With soaring electricity prices bringing back the nuclear option as part of the energy mix in the European debate, Greece will strive to break what has been a taboo subject.
Tellingly, international opinion polls show public opinion in Greece to be among the most negative in the world, and one can reasonably understand the difficulty of any political leadership to open any discussion on the inclusion of the nuclear option in national energy planning.
Indicative of this difficulty were the remarks by Prime Minister Kyriakos Mitsotakis last December regarding cooperation with Bulgaria for a long-term agreement for the supply of electricity from nuclear power, when he sought to assure that Greece has no nuclear plants and will never acquire them.
Against this backdrop, the Energy Committee of the Academy of Athens is seeking to break the taboo with its proposal “Prospects for Nuclear Energy in the Electricity Generation Mix,” which lays the foundations for a public discussion in Greece, answering fundamental questions raised by critics regarding accidents, waste etc. It also proposes starting the procedures to create the appropriate institutional and technological foundations so that it will be possible to responsibly assess developments in neighboring countries and Greece’s readiness for any future eventuality.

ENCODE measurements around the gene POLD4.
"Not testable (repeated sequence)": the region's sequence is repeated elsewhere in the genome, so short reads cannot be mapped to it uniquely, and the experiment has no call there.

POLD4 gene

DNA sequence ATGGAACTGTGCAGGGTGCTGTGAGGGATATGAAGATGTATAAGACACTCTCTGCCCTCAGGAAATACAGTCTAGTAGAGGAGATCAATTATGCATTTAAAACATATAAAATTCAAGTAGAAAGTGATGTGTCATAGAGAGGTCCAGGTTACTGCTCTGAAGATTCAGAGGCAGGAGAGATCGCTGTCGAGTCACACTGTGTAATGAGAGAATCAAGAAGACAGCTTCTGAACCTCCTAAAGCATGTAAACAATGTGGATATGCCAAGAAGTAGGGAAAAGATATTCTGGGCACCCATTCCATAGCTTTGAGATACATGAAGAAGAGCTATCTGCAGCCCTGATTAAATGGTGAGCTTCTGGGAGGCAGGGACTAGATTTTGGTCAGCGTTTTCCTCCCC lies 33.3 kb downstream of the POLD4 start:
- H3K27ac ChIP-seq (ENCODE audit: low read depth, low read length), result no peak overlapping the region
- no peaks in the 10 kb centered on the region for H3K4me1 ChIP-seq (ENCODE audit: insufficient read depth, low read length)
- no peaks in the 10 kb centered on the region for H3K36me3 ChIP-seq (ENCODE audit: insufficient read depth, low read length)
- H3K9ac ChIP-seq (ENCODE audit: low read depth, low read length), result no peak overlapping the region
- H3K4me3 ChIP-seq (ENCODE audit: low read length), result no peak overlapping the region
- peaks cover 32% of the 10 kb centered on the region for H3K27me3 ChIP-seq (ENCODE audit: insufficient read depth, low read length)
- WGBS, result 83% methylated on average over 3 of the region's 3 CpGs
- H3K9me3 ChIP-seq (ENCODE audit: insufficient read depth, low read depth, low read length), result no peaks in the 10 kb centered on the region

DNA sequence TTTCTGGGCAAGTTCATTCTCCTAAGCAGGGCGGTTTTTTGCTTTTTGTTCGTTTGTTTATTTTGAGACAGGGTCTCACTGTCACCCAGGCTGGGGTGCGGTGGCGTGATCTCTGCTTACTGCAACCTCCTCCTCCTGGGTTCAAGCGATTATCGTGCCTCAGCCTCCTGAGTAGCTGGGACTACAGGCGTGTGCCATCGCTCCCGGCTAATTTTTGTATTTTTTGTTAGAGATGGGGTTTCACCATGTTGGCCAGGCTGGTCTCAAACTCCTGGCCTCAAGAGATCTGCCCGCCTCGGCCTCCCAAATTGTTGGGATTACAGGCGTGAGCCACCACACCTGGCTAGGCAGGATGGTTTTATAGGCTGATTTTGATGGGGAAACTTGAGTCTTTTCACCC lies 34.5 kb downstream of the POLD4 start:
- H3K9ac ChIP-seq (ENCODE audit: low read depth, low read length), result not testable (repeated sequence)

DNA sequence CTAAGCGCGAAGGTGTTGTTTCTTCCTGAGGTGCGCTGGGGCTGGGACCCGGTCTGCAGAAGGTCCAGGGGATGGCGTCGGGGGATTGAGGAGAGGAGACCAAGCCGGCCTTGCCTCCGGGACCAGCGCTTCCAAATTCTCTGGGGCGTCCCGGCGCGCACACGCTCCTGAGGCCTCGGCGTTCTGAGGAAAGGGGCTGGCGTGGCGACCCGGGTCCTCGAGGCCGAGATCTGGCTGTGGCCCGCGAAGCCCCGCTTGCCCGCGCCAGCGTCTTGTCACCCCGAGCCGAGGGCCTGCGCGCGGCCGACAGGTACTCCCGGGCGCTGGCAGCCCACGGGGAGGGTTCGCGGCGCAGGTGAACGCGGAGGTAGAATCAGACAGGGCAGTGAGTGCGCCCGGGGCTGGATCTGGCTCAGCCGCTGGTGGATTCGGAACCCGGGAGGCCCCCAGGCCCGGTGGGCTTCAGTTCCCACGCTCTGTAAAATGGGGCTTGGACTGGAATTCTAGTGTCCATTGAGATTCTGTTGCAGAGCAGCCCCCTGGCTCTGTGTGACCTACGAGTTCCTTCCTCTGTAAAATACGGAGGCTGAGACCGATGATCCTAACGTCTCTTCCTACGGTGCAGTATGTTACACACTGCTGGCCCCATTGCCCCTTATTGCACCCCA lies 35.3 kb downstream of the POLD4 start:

The debate to revive nuclear power as a “necessary evil” to tackle the problem of high electricity prices and support the goals of energy transition has been reignited a decade after the Fukushima disaster sparked nuclear reactor withdrawal policies across Europe.
Tellingly, the European Commission has labeled nuclear and gas as sustainable, to the chagrin of some critics who have called the step “greenwashing.”
Nuclear energy currently accounts for 25% of the electricity produced in Europe, being a key component of the energy mix of 13 of the 27 member-states.